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FTSE 100: London Stock Exchange Group investors selling £2bn stake in secondary share offer

LSEG stock falls as consortium of investors look to sell shares in the fourth-largest stock exchange worldwide. Photo: Getty.
LSEG stock falls as consortium of investors look to sell shares in the fourth-largest stock exchange worldwide. Photo: Getty. (code6d via Getty Images)

Investors in the London Stock Exchange Group (LSEG.L), including Thomson Reuters (TRI) and US private equity giant Blackstone (BX), are selling shares worth about £2bn.

It comes after the two companies, along with others, offloaded about 33 million shares in the exchange in May.

Canada's CPPIB and Singapore's GIC are also aiming to sell about 43.1 million LSEG shares over time, bookrunners said via Reuters.

Read more: UK house prices see biggest annual decline since 2009

Separately, LSEG said it plans to buy back about £750m worth of limited-voting ordinary shares through an off-the-market purchase.

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Following the update, LSEG shares were trading down nearly 2%.

Why are investors selling LSEG shares?

The sell down comes as the exchange has struggled to retain premium listings and win over new ones.

At the beginning of June, for example, CRH, one of the biggest British companies listed on the London stock Exchange (LSE), received shareholder approval to switch its main stock market listing to New York.

Meanwhile, UK-headquartered chip designer Arm, owned by Japan’s SoftBank, whose technology is in 95% of all smartphones worldwide, has also chosen to list in New York only, despite lobbying by the UK government to do otherwise.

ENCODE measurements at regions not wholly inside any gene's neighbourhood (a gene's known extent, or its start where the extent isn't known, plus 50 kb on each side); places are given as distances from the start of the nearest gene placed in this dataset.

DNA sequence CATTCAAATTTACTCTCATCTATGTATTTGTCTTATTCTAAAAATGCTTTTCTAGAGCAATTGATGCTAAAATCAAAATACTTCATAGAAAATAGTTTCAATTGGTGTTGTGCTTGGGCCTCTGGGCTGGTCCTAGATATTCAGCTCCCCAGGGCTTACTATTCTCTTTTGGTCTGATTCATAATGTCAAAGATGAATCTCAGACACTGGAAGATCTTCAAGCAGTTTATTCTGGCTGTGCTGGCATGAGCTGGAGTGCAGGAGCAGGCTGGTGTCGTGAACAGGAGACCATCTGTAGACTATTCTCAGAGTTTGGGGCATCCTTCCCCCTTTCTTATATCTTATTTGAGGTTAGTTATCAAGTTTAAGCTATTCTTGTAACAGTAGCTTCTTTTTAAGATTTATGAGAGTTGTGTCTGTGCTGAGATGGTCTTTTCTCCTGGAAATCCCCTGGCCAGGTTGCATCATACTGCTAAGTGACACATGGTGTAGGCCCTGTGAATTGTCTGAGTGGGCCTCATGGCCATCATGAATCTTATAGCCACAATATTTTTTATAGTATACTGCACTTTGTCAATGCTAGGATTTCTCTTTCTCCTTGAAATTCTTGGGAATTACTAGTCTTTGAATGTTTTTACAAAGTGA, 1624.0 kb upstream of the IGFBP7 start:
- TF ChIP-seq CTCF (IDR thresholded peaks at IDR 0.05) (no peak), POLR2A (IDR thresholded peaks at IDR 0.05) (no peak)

Ivelin Stankov, an analyst at Barclays, was among the experts to share a view on it on social media.

“Fears for the future of the London Stock Exchange have rocketed after Softbank, CRH, and Shell have launched plans for leaving the City in favour of New York. The prospective moves from London underline the UK’s difficulty in attracting and retaining companies, despite the British government’s attempts to lure businesses away from rival exchanges,” he said.

Read more: FTSE and European markets pull back amid global equities gloom

He also highlighted how the downward trend has been running for a while.

For example, he noted how LSE’s ranking on the largest stock exchanges list by market cap has fallen from 1st place in the 19th century to 11th in 2022.

He also shared how the LSE weighting on the global stock exchange has fallen from 75% in the 19th century to roughly 3% in 2022.

Furthermore, there’s been a 40% decline in UK IPO listings since the global financial crisis with daily traded volume on the FTSE All-Shares Index dropping about 70% since 2007.

Why is a UK listing less attractive now?

Among economists, the broad sentiment is that the rise of Asia is one contributing factor, with more capital being generated out of britain.

Also, the technology revolution, with the majority of tech majors all listed on the S&P 500 and the Nasdaq in the US.

Furthermore, the US is seen as an environment of higher growth with higher valuations.

Watch: Arm IPO is a 'good barometer' for tech and AI, analyst says

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